In a case study about a failed threat assessment, Goodrum et al. (2018) outline critical information about the subject, referred to as JD, that should have been available to the assessors, but was either missed or not communicated. Information included JD’s history of bullying/being bullied, history of discipline, academic struggles, how his peers perceived him, as well as his rumination on being removed from an afterschool activity and how JD responded to feedback or discipline he received. Within their study, the School Resource Officer indicated wishing for an “information vortex” compiled between the subject’s family, therapist, school staff and law enforcement. Confusion about the what information could and could not be shared under the Family Educational Rights and Privacy Act (FERPA) was in part responsible for the lack of communication between these parties regarding JD.

Events like the attack at Columbine High School, the Virginia Tech massacre or the Newtown shooting are highly unusual events, even when compared to other school attacks. They have been researched to understand what causes them, and the findings of this research, published as The Safe School Initiative have assisted schools across the country in increasing their security. Law enforcement have re-evaluated their perspective on who commits these acts, and schools have integrated threat assessment training to help identify potential attackers before they can act. Despite these positive steps forward, there are issues with providing meaningful and accessible mental health services for students who need them, and many schools struggle with providing uninform discipline and an open communication environment that fosters students to speak up if they are concerned. While school shootings are still statistically rare, and Robert Fein has identified the path to violence and has fostered new understanding of school shootings, the United States still faces many problems in providing safe schools for its citizens.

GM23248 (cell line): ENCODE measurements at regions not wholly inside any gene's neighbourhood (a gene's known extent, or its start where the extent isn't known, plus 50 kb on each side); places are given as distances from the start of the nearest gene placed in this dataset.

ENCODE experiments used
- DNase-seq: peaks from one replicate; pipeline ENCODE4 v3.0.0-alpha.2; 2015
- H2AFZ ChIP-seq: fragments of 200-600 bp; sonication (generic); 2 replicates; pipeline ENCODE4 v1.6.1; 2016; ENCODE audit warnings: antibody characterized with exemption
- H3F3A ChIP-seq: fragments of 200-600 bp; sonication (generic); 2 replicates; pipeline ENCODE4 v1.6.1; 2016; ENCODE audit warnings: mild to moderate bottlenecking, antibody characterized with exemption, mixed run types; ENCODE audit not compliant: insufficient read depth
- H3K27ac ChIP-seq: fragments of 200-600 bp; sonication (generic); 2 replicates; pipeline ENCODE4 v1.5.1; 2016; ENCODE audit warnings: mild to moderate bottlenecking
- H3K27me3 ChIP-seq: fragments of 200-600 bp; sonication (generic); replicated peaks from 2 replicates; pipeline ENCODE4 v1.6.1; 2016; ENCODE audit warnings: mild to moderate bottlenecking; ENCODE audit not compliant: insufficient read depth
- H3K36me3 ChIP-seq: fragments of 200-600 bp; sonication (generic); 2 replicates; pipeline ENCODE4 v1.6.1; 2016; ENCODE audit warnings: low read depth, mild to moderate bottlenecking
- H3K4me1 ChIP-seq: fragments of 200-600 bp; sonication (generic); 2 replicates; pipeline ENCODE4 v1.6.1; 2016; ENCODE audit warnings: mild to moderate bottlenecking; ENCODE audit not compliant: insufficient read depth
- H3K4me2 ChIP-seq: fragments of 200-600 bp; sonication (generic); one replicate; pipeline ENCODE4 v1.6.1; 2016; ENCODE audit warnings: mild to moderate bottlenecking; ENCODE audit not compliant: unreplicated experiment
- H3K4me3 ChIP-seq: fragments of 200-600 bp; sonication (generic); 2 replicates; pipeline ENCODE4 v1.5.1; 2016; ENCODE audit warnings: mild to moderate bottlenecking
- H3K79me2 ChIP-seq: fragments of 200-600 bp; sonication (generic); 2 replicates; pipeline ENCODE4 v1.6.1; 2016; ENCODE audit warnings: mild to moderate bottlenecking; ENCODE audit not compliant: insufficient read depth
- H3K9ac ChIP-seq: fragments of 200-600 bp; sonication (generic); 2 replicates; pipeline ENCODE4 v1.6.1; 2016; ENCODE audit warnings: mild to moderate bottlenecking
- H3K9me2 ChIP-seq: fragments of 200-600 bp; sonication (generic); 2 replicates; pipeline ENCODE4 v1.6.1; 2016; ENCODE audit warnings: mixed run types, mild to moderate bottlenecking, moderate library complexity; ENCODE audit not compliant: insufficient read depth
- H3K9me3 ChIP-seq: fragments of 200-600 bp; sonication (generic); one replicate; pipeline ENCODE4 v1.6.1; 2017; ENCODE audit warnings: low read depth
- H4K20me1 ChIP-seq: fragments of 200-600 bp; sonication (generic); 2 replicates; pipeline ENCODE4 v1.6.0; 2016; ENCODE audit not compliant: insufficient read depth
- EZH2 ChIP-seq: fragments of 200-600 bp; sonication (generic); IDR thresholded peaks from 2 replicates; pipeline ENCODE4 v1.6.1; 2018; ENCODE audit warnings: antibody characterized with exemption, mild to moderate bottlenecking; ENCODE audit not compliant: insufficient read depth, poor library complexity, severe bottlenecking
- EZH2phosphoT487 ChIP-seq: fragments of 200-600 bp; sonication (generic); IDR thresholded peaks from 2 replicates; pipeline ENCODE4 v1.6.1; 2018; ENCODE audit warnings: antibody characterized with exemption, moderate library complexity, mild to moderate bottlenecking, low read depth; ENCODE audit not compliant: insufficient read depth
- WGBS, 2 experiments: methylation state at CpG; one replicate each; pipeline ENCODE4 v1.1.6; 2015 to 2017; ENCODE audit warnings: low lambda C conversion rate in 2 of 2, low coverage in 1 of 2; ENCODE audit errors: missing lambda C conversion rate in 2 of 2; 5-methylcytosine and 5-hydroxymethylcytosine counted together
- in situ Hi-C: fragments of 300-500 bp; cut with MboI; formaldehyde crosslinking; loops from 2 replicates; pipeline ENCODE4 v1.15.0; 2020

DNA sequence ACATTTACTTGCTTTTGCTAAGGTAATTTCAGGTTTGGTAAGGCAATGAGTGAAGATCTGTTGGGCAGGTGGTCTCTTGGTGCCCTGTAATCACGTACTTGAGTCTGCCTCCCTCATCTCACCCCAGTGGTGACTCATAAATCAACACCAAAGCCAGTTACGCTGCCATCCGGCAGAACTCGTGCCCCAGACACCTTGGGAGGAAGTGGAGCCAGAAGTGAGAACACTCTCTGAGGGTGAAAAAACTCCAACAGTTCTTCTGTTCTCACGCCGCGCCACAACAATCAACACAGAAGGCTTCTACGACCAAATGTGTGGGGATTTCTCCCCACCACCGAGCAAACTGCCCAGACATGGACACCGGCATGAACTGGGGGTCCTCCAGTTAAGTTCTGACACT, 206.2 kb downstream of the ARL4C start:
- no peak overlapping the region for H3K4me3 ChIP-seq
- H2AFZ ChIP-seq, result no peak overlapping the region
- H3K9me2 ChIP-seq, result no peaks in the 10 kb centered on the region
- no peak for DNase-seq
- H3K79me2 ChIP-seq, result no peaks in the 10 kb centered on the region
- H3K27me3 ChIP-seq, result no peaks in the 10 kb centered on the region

References

  1. Bartol, C. R, & Bartol, A. M. (2017). Criminal Behavior: A psychological approach. Harlow, England: Pearson.
  2. Goodrum, S., Thompson, A. J., Ward, K. C., & Woodward, W. (2018). A case study on threat assessment: Learning critical lessons to prevent school violence. Journal of Threat
  3. Assessment and Management, 5(3), 121–136. https://doi.org.hmlproxy.lib.csufresno.edu/10.1037/tam0000104.supp (Supplemental)
  4. Kieckhaefer, J. (2018). Multiple Murder, School, & Workplace Violence [PowerPoint]. Retrieved from https://blackboard.learn.fresnostate.edu/
  5. Slobogin, K. (Writer), & Lindsay, J., Nutting, M., & Rosenbaum, J. (Producers). (2013, February 20). After Newtown: The Path to Violence [Television series episode]. In After Newtown. Arlington, Vrginia: PBS. Retrieved from https://www.pbs.org/video/after-newtown-path-violence/
  6. Vossekuil, B., Fein, R. A., & Berglund, J. M. (2015). Threat assessment: Assessing the risk of targeted violence. Journal of Threat Assessment and Management, 2(3–4), 243–254. https://doi-org.hmlproxy.lib.csufresno.edu/10.1037/tam0000055
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Understanding the Problem of School Shootings. (2020, Jan 03). Retrieved from https://papersowl.com/examples/understanding-the-problem-of-school-shootings/